•    Activewear (casual and comfortable clothing specifically designed for sports practice): Alo Yoga, Rapha, Girlfriend Collective, Yoga Democracy, Planet Nusa, Unrun, Chlore, Cardo Paris, Opoi, Hercule Studio.
•    Athleisure (versatile sportswear combining function and fashion to wear daily in non-sport activities): Pangaia, Outdoor Voices, Vaara, Ganni Sport, AA Spectrum, Ninepine, Sporty & Rich, Madhappy, The Upside, Jonsen Island, Les Tien, 7 Days Active, Café du Cycliste, Colorful Standard, Cariuma.
•    ‘Tech-ipment’ (new objects and innovative products that are useful to sports practice): Starck x Baliston, Suunto, Cowboy.
•    Footwear: Eytys, Rombaut, Autry, Saye, Salomon.

•    Food supplements: Feed, Poppi, Food Spring.

To make sure customers notice and are willing to try new products, brand activations are key, with pop-up stores at the top of the list. Initiatives such as Adidas soccer products shown prior to the World Cup and On Running shoes for instance show significant results. With cycling being increasingly popular, pop-up stores with Rose bikes and Mate bikes are also of interest. 

Events and services come as a great complement to pop-up activations: Beco organises a successful fitness fest twice a year, El Corte Inglés uses influencers and social media to make brand collaborations more powerful, while El Palacio de Hierro organises happenings, cycling or yoga classes with experts. Last month, Boyner conducted their Dynamic Fest festival, a never-seen-before series of days of physical activities in a 2-hectare park.

Into the wild: outdoor practices win, including jogging, cycling and paddle

Activewear and sneakers remain hero categories in Sportswear. But besides increasing their footwear business, department stores are looking into new segments for growth. Outdoor sports are favoured: soccer, basketball, cycling, jogging and paddling are among the ones with great potential. There is a consensus on the idea of picking a few disciplines instead of being generalists. This strategic move requires building true credibility to be able to compete with specialist retailers and e-tailers: having expert sales associates in the chosen disciplines and making sure to offer head-to-toe equipment will be the winning ingredients to create a community of active customers.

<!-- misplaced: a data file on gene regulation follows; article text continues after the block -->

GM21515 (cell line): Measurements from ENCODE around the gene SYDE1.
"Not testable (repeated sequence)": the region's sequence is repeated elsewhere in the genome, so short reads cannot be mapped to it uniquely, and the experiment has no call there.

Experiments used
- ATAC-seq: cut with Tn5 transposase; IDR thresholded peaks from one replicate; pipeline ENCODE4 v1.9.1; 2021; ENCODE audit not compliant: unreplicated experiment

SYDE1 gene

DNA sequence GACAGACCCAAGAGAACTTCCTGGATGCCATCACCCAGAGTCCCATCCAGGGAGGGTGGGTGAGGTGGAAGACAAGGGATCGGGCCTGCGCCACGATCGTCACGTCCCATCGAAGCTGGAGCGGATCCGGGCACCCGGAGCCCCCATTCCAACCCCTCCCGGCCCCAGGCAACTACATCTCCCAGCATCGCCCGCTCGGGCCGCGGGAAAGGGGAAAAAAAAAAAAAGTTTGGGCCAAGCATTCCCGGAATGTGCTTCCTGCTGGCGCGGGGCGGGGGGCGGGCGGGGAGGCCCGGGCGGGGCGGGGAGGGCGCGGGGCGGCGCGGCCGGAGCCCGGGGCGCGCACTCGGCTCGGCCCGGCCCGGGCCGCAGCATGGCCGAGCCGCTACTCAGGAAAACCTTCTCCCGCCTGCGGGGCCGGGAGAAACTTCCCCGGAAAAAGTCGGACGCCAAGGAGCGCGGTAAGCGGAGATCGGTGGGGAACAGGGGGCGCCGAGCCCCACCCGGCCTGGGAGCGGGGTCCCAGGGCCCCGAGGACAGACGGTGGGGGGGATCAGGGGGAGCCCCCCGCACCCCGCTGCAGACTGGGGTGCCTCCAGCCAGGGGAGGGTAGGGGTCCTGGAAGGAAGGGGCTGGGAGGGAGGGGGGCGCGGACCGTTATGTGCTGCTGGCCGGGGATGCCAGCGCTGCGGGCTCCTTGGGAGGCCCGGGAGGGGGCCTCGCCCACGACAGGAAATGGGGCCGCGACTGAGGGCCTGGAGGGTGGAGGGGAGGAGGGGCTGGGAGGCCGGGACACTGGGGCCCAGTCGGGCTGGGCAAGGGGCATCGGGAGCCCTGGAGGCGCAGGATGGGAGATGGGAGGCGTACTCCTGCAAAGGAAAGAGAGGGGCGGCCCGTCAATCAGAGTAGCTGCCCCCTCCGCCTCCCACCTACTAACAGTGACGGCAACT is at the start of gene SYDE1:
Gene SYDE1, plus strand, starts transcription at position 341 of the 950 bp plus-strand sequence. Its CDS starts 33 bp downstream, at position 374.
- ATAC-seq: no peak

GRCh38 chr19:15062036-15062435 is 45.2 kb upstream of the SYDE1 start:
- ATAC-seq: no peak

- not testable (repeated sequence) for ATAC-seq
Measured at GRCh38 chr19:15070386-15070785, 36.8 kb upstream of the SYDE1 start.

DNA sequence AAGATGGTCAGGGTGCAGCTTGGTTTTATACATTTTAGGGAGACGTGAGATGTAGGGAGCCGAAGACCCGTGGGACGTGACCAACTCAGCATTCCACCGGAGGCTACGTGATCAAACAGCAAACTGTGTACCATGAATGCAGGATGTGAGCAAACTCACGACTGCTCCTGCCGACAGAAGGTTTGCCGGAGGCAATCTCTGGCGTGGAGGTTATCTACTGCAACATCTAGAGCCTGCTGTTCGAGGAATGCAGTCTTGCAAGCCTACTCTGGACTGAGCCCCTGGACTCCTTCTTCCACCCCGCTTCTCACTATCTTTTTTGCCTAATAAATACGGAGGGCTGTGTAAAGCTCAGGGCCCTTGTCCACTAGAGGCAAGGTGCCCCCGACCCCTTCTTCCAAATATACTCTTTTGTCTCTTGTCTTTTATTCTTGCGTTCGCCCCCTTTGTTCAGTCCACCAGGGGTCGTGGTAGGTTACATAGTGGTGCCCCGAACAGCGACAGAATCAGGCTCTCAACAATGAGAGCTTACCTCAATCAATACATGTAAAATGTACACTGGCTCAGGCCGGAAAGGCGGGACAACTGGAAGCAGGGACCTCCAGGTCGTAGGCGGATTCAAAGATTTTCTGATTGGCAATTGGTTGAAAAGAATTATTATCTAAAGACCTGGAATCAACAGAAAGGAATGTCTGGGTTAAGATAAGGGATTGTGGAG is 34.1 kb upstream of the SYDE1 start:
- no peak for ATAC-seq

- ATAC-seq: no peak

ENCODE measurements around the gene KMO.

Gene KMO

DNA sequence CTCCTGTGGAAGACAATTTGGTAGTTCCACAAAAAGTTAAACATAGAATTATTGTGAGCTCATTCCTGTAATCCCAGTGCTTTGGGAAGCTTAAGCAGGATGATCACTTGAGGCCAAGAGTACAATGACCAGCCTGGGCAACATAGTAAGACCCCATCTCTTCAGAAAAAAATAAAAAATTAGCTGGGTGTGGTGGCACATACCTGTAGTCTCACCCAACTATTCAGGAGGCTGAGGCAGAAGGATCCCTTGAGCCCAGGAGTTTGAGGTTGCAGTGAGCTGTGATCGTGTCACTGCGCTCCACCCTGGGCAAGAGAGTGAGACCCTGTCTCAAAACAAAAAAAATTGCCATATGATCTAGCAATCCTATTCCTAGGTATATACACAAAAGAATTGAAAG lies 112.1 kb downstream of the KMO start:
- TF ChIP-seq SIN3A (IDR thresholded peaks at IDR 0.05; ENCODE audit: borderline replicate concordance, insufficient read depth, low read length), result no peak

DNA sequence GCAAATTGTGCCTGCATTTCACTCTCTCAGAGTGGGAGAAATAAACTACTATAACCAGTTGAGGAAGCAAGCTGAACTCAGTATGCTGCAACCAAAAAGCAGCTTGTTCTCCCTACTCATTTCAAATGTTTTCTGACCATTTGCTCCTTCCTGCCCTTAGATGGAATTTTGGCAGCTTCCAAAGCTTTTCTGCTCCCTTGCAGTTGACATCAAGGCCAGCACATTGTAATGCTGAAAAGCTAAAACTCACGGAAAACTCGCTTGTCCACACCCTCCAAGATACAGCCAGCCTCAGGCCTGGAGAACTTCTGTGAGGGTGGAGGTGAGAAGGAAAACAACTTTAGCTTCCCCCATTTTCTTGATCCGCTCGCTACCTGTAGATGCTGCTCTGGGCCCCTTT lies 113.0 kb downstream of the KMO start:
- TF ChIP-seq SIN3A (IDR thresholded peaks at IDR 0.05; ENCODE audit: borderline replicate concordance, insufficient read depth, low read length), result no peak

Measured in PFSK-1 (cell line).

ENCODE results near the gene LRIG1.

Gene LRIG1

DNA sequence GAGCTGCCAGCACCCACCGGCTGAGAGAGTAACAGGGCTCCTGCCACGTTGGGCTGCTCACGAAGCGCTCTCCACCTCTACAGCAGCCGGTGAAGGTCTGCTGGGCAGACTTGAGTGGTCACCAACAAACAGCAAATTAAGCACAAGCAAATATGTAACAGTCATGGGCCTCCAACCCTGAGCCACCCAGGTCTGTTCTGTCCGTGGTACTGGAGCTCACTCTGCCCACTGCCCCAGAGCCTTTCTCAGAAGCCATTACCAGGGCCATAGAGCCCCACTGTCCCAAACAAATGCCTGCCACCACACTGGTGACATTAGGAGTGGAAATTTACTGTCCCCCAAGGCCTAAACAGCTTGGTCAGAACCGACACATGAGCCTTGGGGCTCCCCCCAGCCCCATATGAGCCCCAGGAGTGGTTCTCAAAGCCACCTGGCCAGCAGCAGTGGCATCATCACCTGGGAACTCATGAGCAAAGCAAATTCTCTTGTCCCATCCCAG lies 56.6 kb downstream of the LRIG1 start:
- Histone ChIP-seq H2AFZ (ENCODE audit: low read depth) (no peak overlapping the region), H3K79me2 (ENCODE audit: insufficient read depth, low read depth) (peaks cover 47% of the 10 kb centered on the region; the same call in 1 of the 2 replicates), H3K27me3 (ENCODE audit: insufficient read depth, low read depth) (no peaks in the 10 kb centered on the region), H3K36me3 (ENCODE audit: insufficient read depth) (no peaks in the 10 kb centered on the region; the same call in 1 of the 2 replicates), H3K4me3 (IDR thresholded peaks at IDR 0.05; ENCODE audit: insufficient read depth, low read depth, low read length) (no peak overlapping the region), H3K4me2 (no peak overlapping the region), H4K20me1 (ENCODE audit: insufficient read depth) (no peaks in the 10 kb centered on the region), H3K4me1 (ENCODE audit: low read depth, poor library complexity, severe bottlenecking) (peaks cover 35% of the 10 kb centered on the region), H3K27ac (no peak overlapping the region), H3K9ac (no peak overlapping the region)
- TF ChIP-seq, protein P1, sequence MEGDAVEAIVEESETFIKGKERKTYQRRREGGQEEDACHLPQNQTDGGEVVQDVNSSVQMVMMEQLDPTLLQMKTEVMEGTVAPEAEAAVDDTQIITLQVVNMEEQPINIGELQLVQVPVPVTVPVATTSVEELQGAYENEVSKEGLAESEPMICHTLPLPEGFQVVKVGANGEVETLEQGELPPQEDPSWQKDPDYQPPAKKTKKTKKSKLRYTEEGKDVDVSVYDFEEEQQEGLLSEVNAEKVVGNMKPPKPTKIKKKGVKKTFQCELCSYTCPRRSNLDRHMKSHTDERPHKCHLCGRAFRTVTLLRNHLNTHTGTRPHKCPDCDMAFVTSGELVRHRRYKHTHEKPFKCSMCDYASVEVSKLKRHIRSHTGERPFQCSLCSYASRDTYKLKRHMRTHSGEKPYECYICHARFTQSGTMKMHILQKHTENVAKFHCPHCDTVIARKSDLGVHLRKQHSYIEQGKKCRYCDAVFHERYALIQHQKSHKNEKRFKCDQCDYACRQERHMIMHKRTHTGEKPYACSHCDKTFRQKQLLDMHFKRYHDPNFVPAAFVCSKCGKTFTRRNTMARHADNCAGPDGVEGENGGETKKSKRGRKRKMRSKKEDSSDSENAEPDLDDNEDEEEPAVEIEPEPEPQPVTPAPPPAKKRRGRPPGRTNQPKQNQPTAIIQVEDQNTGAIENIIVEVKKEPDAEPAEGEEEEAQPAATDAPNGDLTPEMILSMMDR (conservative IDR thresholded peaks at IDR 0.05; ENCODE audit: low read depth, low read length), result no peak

Also, the Wellness category comes as an interesting complement to the Sportswear one. With its all-encompassing contours, Wellness could support the category as a unique way to link sports and beauty, and to generate additional business opportunities. In that regard, El Palacio de Hierro recently opened 1,872 sqm dedicated to wellness: it helps to develop different disciplines, brands and categories and is also a great way to bring additional experiences and services such as gym classes, a beauty bar and healthy restaurants. Pioneering in Wellness, Galeries Lafayette’s 3,000 sqm Wellness Galerie gathers a gym studio, a fitness store, beauty counters and services, as well as a multi-brand store. 

Despite the competition, the outlook on the future of the category is positive: in addition to activewear and footwear as key categories, the onboarding of new brands allows the Sportswear business to continue growing in department stores. Instead of having a generic approach to the category, adding new sports practice equipment helps department stores develop the business but requires building true credibility with a significant and relevant product offer, expert staff and enough surface to demonstrate products. Thanks to its all-encompassing contours, wellness will be a good support to sportswear.

Read the full press release below:

Read the full press release, in French, below: